Compare and contrast Micro Machines, which has everything from tanks with firing cannons, speed boats, helicopters, sand dunes and high speed races, and Hot Wheels feels dull and lifeless. Look at Sonic & All Stars Racing: Transformed and you have switching from cars, to planes to boats across a dizzying array of environments which aren’t just backdrops but are the level. Hot Wheels is pretty vanilla and while they lean heavily into the toy-inspired nature of the game with some cool track set pieces once you’ve seen them once they just aren’t all that exciting.

How could this be fixed? Well- for starters- I don’t know if the DLC will offer more variety and thematically different courses. Perhaps it will! But what Hot Wheels is sorely lacking is some way to make use of novelty vehicles. Races need a change of tone, a change of speed and desperately need to stray away from the on-track, on-brand monotony of high-contrast red plastic zipping by beneath your wheels. Taking a page from Micro Machines’ book wouldn’t hurt. Races which require off-road style vehicles and are mostly off-road would be ace. Alas I think Hot Wheels is very tightly designed around the track system and not only does it very seldom venture off track, but it’s actually quite disorientating when it does.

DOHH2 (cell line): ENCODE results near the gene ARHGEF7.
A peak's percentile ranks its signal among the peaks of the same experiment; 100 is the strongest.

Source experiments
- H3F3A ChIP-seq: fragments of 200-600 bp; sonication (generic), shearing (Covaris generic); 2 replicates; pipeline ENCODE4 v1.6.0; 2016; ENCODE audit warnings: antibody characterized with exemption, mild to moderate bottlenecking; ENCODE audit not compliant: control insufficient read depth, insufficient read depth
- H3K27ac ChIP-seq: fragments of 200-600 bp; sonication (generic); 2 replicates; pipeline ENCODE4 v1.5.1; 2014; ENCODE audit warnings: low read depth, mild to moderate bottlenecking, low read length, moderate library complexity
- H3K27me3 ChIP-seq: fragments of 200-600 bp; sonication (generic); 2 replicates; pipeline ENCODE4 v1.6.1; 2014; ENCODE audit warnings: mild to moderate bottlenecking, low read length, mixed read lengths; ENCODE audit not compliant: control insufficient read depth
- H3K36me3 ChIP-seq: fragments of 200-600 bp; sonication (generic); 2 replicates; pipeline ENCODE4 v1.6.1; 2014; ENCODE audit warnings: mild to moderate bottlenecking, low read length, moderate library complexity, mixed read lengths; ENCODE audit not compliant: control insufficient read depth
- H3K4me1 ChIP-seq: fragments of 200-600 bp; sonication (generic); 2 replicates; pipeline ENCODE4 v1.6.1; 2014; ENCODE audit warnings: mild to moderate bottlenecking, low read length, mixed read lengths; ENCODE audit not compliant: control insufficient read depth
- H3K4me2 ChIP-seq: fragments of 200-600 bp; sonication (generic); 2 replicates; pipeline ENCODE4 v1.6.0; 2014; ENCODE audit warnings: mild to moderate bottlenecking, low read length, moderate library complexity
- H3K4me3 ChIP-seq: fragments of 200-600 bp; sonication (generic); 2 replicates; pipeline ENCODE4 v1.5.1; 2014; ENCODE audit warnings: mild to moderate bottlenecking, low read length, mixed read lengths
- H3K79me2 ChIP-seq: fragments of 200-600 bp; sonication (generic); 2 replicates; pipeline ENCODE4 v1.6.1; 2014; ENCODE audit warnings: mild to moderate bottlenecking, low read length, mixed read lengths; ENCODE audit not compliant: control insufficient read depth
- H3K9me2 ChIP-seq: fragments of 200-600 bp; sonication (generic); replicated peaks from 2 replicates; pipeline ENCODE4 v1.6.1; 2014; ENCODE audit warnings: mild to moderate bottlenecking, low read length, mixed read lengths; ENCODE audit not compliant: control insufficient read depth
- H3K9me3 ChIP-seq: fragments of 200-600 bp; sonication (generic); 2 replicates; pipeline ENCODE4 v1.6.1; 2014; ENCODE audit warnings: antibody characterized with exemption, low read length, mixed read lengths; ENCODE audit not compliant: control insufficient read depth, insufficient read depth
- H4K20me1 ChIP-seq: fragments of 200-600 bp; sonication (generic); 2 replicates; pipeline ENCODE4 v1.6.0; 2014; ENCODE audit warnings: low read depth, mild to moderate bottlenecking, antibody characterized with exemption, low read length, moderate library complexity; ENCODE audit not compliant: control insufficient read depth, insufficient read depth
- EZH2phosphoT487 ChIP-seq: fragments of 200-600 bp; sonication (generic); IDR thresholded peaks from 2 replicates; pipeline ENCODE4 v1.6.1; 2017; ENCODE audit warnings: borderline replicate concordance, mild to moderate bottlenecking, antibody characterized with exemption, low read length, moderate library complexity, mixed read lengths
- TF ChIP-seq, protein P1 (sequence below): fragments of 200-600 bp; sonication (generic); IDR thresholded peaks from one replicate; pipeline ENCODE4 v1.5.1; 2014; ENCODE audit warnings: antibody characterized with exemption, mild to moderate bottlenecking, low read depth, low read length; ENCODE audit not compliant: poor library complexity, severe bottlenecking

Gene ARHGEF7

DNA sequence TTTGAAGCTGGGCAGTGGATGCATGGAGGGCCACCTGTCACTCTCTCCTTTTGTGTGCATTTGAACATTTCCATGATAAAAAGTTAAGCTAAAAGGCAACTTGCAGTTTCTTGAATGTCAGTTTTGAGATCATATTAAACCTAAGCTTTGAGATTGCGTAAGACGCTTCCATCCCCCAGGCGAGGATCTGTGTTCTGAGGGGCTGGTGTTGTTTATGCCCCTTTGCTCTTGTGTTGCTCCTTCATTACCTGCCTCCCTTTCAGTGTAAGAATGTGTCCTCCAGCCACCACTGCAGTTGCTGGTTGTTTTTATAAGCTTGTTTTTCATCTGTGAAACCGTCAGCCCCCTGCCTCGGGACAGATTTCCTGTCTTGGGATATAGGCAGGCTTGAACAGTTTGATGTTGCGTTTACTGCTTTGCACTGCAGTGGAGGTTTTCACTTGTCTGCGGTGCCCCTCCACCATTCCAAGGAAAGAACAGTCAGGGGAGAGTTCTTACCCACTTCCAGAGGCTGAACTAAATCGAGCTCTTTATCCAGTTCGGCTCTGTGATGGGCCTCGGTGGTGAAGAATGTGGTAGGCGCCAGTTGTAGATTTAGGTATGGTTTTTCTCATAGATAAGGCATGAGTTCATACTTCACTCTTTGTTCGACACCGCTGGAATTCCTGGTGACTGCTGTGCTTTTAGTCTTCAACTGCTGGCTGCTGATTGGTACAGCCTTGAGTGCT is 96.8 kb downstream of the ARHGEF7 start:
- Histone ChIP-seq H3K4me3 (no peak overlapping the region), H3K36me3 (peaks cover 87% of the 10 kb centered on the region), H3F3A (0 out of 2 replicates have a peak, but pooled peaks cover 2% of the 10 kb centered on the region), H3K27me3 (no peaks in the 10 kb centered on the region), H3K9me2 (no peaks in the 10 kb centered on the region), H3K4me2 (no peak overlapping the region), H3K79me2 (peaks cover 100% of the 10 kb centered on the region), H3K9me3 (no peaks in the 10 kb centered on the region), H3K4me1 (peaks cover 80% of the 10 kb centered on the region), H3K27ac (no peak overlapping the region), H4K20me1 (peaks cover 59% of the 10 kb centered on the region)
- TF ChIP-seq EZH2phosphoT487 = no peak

So many cars. So little use.

Far and above the biggest problem in the design of Hot Wheels is the lack of any race variety for each car. So much so that I’m pretty much making this point twice.

Let’s frame it a little better, though. Hot Wheels Unleashed has a beautiful line-up of lovingly detailed, impressively modelled and highly varied cars. There are some adorable novelty vehicles, awesome muscle cars and classic races, and lightning-quick speed machines. There’s even a bloody burger van which drives exactly like it’s got a giant burger on the back. The physics are… unforgiving.